Next year’s cost of living (COLA) adjustment for Social Security — a precursor to what can be expected for retirement plan contribution and benefit limits — could be the highest since 2009.
According to estimates by The Senior Citizens League (TSCL), Social Security recipients could receive a COLA of 4.7% in 2022. Based on consumer price index data through March 2021, the study suggests the next COLA will be significantly higher in 2022 than the 1.3% COLA paid in 2021.
Findings in the organization’s “2021 Social Security Loss of Buying Power” study show a temporary improvement in the purchasing power of Social Security benefits, but an abrupt rise in inflation offset the temporary improvement. “While the lack of inflation in 2020 improved the purchasing power of Social Security benefits by two percentage points in January 2021 – from a loss of purchasing power of 30% to a loss of 28% – that improvement was completely offset by rising inflation in February and March. this year,” said Mary Johnson, Social Security policy analyst for TSCL.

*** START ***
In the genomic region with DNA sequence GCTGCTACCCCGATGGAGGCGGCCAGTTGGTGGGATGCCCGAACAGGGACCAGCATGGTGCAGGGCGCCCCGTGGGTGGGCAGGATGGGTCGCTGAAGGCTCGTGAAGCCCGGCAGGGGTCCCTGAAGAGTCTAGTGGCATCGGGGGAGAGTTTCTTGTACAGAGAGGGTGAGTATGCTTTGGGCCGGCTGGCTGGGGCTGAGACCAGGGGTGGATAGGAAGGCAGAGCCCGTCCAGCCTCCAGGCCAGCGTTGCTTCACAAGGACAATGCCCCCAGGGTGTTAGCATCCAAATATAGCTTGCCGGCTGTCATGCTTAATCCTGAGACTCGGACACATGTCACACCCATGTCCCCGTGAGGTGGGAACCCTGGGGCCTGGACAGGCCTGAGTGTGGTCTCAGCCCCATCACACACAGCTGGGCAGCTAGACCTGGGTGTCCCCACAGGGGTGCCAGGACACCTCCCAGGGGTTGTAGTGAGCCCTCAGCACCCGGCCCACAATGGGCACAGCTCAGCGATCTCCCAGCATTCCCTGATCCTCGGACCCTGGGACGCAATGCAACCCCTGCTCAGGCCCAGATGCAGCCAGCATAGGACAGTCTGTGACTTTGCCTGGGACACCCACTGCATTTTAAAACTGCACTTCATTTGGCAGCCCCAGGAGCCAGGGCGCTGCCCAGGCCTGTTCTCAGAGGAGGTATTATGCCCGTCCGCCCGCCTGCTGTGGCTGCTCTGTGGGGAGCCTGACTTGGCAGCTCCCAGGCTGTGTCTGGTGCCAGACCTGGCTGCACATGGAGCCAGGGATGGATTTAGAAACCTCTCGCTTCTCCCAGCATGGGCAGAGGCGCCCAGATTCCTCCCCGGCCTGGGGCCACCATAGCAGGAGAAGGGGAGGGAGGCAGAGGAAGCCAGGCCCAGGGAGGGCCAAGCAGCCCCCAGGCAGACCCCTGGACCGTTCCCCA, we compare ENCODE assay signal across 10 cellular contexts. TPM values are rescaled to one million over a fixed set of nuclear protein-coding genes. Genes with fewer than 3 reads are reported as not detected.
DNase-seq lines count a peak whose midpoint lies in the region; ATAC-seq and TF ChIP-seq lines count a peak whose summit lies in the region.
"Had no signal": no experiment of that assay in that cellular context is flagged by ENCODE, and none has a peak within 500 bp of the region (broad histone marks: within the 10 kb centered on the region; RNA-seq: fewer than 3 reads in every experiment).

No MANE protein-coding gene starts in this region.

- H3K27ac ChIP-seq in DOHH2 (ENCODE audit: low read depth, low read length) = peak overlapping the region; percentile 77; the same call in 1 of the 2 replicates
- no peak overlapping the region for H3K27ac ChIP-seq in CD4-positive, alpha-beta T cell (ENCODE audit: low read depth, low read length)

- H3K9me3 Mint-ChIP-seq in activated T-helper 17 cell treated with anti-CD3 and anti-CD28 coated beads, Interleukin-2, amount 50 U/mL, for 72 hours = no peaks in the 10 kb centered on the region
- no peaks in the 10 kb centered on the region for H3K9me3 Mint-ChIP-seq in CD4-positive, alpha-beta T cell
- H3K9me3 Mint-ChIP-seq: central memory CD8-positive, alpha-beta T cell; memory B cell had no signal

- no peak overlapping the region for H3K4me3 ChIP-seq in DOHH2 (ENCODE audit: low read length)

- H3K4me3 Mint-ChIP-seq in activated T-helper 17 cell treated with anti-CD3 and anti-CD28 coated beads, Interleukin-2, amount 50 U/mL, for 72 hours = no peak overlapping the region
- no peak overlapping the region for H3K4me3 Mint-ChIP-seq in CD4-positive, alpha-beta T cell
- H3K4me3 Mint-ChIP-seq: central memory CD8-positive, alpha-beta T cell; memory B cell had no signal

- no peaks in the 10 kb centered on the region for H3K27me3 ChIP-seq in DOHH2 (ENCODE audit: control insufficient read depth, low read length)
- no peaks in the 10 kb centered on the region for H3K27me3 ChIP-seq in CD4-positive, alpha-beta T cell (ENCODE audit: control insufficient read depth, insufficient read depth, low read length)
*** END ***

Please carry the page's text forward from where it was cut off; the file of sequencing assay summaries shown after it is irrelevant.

Now in its 12e year, the study looks at 39 expenditures typical of people age 65 and older, comparing the price increase of these goods and services with the growth in annual COLAs. It found that consumer price data up to March 2021 indicate that Social Security benefits have lost another 30% of their purchasing power and “that the loss in purchasing power could grow more deeply in 2021, should current inflation trends continue,” Johnson added.
The organization notes that with such high levels of inflation volatility, this estimate could change several times before the COLA is announced in October 2021. The study further notes that since 2000, COLAs have increased Social Security benefits by a total of 55%, yet typically senior costs increased by 101.7% through March 2021. The average Social Security benefit in 2000 was $816 per month; that benefit grew to $1,262.40 in 2021 as a result of COLA increases.
But because the cost of retirees is rising at a much faster rate than the COLA, the study suggests that a Social Security benefit of $1,645.60 per month would be needed in 2020 to maintain the same level of purchasing power as it was in 2000.